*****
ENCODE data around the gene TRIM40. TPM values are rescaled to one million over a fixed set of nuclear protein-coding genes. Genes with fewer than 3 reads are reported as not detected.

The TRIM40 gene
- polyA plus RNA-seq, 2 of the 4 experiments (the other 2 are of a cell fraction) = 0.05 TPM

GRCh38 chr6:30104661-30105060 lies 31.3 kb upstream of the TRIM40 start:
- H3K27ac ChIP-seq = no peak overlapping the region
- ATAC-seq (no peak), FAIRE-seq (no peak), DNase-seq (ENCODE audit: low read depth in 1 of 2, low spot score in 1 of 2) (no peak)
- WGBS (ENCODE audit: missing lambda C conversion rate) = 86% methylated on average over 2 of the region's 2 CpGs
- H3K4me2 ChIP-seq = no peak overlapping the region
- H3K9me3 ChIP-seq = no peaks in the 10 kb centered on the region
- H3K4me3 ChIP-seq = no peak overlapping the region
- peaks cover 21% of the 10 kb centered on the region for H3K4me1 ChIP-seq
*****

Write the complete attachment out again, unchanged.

ENCODE data around the gene TRIM40. TPM values are rescaled to one million over a fixed set of nuclear protein-coding genes. Genes with fewer than 3 reads are reported as not detected.

The TRIM40 gene
- polyA plus RNA-seq, 2 of the 4 experiments (the other 2 are of a cell fraction) = 0.05 TPM

GRCh38 chr6:30104661-30105060 lies 31.3 kb upstream of the TRIM40 start:
- H3K27ac ChIP-seq = no peak overlapping the region
- ATAC-seq (no peak), FAIRE-seq (no peak), DNase-seq (ENCODE audit: low read depth in 1 of 2, low spot score in 1 of 2) (no peak)
- WGBS (ENCODE audit: missing lambda C conversion rate) = 86% methylated on average over 2 of the region's 2 CpGs
- H3K4me2 ChIP-seq = no peak overlapping the region
- H3K9me3 ChIP-seq = no peaks in the 10 kb centered on the region
- H3K4me3 ChIP-seq = no peak overlapping the region
- peaks cover 21% of the 10 kb centered on the region for H3K4me1 ChIP-seq